Treatment and survival outcome for molecular breast cancer subtypes in black women

Chukwuemeka U. Ihemelandu, Tammey J. Naab, Haile M. Mezghebe, Kepher H. Makambi, Suryanarayana M. Siram, Lasalle D. Leffall, Robert L. DeWitty, Wayne A. Frederick

Research output: Contribution to journalArticlepeer-review

Abstract

Objective: To analyze whether the local-regional surgical treatments (breast-conserving therapy, mastectomy) resulted in different overall survival, distant metastasis-free survival, and locoregional recurrencefree survival rates for the various molecular breast cancer subtypes. Summary Background Data: Molecular gene expression profiling has been proposed as a new classification and prognostication system for breast cancer. Current recommendation for local-regional treatment of breast cancer is based on traditional clinicopathologic variables. Methods: Retrospective analysis of 372 breast cancer cases with assessable immunohistochemical data for ER, PR, and Her-2/neu receptor status, diagnosed from 1998 to 2005. Molecular subtypes analyzed were luminal A, luminal B, basal like, and Her-2/neu. Results: No substantial difference was noted in overall survival, and locoregional recurrence rate between the local-regional treatment modalities as a function of the molecular breast cancer subtypes. The basal cell-like subtype was an independent predictor of a poorer overall survival (hazard ratio [HR] = 2.52, 95% confidence interval [CI] 1.28-4.97, P<0.01) and a shorter distant metastasis-free survival time (HR = 3.61, 95% CI 1.27-10.2, P < 0.01), and showed a tendency toward statistical significance as an independent predictor of locoregional recurrence (HR = 3.57, 95% CI 0.93-13.6, P = 0.06). Conclusions: The basal cell-like subtype is associated with a worse prognosis, a higher incidence of distant metastasis, and may be more prone to local recurrence when managed with breastconserving therapy.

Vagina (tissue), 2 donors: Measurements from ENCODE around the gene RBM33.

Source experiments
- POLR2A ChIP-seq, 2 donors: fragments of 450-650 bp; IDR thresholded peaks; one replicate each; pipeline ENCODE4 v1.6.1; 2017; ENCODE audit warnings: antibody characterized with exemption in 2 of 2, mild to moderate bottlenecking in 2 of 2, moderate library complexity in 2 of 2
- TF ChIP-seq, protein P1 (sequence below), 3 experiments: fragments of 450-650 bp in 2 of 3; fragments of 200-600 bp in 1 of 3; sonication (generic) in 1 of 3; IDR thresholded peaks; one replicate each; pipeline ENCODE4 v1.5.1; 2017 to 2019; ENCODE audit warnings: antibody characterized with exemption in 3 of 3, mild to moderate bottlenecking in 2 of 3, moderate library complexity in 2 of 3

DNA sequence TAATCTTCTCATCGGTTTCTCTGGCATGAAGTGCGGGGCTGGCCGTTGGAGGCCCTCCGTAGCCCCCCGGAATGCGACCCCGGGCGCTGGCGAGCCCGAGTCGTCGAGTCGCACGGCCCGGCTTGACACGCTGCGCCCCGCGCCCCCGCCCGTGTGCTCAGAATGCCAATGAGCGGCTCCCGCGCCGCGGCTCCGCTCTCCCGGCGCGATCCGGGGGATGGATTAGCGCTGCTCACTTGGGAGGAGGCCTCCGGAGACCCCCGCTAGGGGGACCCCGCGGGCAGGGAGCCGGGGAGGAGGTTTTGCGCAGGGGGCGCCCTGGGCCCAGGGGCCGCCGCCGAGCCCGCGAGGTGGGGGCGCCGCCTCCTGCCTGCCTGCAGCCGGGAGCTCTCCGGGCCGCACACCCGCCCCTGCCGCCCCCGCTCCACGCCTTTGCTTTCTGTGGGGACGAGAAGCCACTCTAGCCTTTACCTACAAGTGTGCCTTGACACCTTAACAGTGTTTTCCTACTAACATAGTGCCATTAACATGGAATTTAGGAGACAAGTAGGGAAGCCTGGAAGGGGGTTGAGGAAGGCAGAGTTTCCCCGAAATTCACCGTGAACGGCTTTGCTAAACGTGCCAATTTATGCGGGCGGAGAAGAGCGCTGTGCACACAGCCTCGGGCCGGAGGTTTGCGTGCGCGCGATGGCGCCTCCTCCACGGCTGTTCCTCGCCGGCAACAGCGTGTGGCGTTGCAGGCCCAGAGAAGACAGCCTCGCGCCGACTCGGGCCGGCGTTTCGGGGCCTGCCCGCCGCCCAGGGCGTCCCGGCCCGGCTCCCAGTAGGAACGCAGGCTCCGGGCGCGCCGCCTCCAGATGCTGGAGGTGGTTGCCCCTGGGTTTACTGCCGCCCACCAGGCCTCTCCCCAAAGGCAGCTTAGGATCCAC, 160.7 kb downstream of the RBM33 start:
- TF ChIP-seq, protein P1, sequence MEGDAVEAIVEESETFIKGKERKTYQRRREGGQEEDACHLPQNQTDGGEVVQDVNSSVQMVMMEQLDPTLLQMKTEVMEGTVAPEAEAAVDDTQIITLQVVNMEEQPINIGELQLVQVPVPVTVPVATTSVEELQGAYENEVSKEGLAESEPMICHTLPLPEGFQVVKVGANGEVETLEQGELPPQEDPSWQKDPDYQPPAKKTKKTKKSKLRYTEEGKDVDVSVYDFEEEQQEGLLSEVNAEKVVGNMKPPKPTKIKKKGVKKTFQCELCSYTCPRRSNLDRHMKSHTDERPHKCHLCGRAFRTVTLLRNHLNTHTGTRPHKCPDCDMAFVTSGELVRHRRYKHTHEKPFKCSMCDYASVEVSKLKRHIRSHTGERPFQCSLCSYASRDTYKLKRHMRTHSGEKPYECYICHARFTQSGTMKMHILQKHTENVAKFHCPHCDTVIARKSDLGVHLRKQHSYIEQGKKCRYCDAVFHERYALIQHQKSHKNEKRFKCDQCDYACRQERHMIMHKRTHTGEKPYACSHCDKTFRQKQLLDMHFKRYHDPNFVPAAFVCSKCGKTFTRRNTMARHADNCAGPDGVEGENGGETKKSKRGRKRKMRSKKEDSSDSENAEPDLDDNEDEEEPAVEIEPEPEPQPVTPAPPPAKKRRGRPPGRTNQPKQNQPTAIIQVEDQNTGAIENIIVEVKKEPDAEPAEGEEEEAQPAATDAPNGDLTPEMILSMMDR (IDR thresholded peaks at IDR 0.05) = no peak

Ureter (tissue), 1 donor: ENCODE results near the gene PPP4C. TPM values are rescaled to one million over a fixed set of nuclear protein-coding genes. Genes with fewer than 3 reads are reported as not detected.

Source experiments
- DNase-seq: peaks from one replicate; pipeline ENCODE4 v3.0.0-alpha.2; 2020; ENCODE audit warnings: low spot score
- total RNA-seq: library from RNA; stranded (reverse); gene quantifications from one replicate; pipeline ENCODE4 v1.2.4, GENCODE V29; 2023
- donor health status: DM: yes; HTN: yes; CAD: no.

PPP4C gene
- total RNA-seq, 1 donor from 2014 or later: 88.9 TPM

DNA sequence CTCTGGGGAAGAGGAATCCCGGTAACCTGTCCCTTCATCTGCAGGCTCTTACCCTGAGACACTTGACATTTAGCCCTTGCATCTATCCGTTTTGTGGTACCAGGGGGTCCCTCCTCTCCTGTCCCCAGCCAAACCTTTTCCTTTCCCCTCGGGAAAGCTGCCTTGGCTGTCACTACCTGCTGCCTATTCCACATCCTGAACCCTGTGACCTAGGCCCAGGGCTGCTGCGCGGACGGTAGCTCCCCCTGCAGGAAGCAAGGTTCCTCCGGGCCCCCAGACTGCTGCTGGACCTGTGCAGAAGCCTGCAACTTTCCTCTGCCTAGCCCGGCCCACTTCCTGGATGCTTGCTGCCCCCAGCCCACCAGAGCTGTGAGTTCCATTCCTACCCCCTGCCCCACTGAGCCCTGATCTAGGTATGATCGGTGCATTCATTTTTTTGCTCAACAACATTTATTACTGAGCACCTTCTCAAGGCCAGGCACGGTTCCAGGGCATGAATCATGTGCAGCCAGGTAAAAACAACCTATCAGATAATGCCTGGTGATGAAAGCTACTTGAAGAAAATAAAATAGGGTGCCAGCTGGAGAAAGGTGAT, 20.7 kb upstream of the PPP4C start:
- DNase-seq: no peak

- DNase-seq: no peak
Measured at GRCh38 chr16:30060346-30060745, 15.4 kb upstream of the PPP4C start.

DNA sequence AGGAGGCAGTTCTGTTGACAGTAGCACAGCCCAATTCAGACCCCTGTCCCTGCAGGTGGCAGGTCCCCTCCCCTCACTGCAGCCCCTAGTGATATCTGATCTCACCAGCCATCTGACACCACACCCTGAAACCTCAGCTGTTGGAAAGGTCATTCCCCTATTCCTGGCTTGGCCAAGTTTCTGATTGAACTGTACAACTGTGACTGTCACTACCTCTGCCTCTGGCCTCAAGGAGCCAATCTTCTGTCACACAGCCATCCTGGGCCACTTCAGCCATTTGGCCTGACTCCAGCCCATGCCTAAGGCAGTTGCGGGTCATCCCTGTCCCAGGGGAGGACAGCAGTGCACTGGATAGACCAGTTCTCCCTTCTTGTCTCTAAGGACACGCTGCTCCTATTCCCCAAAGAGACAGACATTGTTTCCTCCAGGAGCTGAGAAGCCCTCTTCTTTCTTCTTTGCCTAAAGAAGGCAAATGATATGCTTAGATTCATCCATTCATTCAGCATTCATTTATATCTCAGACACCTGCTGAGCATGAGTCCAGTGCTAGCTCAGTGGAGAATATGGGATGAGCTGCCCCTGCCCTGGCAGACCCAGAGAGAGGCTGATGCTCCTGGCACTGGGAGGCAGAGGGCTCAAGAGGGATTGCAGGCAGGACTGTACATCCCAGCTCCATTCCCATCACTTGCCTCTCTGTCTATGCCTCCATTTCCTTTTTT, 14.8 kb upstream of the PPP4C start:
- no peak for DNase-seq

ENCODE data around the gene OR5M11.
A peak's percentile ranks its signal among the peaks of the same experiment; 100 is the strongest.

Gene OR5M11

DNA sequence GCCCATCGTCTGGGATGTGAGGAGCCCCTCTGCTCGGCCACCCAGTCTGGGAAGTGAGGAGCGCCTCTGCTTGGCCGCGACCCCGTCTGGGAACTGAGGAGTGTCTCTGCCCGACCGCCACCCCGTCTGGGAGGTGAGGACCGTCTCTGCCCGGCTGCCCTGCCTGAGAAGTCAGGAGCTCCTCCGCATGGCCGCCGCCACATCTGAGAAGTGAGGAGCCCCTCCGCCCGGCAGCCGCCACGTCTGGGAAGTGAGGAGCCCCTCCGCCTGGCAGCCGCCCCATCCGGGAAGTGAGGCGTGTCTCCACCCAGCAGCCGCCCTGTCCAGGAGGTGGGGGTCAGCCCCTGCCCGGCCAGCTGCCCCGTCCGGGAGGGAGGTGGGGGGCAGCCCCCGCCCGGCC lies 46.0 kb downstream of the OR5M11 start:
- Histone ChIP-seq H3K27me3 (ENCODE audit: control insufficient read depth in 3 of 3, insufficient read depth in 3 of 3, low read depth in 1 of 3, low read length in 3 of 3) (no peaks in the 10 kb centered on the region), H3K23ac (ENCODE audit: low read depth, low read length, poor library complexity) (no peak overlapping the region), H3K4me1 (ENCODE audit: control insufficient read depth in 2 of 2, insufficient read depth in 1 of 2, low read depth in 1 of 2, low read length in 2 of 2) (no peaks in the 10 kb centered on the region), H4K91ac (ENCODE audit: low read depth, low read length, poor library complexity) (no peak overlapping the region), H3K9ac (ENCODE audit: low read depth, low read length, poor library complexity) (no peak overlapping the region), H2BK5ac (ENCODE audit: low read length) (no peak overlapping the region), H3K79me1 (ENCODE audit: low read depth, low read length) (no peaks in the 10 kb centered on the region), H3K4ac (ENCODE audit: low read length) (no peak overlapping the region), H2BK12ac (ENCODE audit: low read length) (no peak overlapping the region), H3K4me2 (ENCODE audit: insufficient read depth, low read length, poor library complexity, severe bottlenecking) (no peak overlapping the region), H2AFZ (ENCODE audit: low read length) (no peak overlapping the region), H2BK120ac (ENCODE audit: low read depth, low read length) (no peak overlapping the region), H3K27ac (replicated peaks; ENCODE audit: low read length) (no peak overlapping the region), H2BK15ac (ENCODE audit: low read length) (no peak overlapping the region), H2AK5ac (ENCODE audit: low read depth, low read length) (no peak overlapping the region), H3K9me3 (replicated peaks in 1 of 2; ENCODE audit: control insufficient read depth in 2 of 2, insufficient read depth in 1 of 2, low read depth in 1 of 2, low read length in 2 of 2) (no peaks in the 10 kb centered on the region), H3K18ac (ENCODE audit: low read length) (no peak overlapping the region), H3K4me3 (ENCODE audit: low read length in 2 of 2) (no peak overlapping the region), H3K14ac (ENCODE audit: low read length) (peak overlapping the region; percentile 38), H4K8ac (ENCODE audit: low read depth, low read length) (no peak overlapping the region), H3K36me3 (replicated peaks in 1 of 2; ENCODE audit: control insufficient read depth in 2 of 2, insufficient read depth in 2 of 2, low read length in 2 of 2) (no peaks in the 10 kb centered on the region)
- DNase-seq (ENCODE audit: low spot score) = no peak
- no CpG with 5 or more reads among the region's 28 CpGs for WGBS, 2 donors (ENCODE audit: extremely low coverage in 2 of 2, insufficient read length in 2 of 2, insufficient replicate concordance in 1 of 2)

Original languageEnglish (US)
Pages (from-to)463-469
Number of pages7
JournalAnnals of surgery
Volume247
Issue number3
DOIs
StatePublished - Mar 1 2008

ASJC Scopus subject areas

  • Surgery

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